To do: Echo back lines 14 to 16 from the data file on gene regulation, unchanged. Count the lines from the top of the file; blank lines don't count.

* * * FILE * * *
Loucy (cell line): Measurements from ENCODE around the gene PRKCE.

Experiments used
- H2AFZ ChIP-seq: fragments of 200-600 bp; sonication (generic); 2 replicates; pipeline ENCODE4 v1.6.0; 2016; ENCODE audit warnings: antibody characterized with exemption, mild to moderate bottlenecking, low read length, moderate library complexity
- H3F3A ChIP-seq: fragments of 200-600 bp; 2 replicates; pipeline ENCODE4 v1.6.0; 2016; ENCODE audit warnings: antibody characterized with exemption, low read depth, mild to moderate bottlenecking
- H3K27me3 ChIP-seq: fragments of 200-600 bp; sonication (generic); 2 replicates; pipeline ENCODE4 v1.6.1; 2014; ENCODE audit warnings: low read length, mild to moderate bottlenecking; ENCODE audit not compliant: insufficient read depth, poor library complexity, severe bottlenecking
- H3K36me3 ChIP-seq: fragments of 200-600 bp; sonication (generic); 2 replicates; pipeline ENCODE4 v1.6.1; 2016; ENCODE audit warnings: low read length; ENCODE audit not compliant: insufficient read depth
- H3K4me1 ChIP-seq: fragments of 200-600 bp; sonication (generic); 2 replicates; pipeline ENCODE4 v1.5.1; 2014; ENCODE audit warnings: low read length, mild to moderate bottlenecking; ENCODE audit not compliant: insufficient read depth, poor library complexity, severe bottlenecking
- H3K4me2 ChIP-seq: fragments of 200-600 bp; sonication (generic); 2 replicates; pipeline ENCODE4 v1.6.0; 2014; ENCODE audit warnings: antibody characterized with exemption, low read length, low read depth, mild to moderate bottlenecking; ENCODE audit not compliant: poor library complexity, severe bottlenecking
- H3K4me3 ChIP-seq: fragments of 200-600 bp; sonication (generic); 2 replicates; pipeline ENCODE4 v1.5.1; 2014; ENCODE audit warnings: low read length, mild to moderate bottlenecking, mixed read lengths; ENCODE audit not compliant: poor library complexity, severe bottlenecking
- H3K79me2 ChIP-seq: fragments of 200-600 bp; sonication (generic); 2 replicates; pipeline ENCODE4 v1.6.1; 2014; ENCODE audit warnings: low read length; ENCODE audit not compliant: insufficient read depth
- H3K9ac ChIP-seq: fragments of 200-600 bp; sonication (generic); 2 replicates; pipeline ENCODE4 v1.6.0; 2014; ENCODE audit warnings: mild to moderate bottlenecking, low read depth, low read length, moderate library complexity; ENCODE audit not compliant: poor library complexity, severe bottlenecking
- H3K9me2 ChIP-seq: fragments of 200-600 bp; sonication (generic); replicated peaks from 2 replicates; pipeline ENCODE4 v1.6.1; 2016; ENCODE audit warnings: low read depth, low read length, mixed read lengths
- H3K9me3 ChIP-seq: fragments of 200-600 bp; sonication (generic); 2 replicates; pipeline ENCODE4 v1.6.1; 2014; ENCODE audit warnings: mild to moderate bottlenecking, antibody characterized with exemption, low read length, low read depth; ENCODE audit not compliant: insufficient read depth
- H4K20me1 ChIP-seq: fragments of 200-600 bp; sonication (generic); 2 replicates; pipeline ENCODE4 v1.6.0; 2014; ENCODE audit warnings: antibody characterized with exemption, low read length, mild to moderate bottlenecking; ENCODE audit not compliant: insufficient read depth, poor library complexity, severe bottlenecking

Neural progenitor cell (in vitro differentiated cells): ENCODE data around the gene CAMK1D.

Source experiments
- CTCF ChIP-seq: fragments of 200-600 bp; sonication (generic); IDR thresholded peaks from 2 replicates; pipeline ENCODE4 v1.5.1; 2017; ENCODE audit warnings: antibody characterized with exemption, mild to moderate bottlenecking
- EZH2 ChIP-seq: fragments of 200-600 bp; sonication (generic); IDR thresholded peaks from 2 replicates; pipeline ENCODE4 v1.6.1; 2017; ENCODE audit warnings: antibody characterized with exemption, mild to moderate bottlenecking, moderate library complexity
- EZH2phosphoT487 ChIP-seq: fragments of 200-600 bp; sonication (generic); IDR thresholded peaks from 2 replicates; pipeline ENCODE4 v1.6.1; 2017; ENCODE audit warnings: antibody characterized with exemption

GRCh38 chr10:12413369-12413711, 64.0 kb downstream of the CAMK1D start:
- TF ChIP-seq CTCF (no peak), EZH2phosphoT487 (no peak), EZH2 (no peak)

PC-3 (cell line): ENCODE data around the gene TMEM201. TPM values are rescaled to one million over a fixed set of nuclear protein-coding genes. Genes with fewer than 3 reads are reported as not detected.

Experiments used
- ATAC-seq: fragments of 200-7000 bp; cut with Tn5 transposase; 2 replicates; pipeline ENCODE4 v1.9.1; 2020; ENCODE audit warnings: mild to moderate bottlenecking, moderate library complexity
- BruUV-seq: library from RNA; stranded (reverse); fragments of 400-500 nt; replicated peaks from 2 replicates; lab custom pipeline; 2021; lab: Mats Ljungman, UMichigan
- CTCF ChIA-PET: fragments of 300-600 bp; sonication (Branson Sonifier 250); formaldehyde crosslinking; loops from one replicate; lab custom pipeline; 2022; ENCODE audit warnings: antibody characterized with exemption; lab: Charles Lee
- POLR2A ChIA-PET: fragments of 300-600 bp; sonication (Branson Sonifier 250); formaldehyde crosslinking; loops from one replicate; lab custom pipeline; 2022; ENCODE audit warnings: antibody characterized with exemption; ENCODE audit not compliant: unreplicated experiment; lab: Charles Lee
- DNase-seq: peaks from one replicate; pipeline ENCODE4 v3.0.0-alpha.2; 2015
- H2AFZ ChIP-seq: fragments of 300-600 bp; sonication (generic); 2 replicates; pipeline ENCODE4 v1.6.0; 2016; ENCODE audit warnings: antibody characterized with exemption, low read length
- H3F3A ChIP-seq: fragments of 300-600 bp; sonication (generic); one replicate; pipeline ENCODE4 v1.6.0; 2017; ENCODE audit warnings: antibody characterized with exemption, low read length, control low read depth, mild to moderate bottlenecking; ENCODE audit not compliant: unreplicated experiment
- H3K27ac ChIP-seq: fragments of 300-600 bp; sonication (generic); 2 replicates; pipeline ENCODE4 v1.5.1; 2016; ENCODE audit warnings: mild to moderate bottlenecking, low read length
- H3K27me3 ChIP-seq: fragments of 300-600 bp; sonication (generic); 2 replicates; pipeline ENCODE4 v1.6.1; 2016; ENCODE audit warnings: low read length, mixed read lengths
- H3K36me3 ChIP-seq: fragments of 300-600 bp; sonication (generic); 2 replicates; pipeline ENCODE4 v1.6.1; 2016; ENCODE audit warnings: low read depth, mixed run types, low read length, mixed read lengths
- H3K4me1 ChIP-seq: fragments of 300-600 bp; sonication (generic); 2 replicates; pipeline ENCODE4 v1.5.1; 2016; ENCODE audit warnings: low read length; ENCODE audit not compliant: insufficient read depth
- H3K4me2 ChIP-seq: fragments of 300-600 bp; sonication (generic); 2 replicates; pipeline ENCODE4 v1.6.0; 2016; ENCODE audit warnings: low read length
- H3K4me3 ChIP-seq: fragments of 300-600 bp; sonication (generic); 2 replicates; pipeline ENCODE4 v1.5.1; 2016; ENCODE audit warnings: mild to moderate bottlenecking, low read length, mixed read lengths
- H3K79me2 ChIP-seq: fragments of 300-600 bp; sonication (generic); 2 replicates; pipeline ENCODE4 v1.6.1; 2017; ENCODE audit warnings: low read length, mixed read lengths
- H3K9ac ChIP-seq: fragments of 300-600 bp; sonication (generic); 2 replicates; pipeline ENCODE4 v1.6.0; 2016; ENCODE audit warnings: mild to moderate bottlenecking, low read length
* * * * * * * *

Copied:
- H4K20me1 ChIP-seq: fragments of 200-600 bp; sonication (generic); 2 replicates; pipeline ENCODE4 v1.6.0; 2014; ENCODE audit warnings: antibody characterized with exemption, low read length, mild to moderate bottlenecking; ENCODE audit not compliant: insufficient read depth, poor library complexity, severe bottlenecking

Neural progenitor cell (in vitro differentiated cells): ENCODE data around the gene CAMK1D.

Source experiments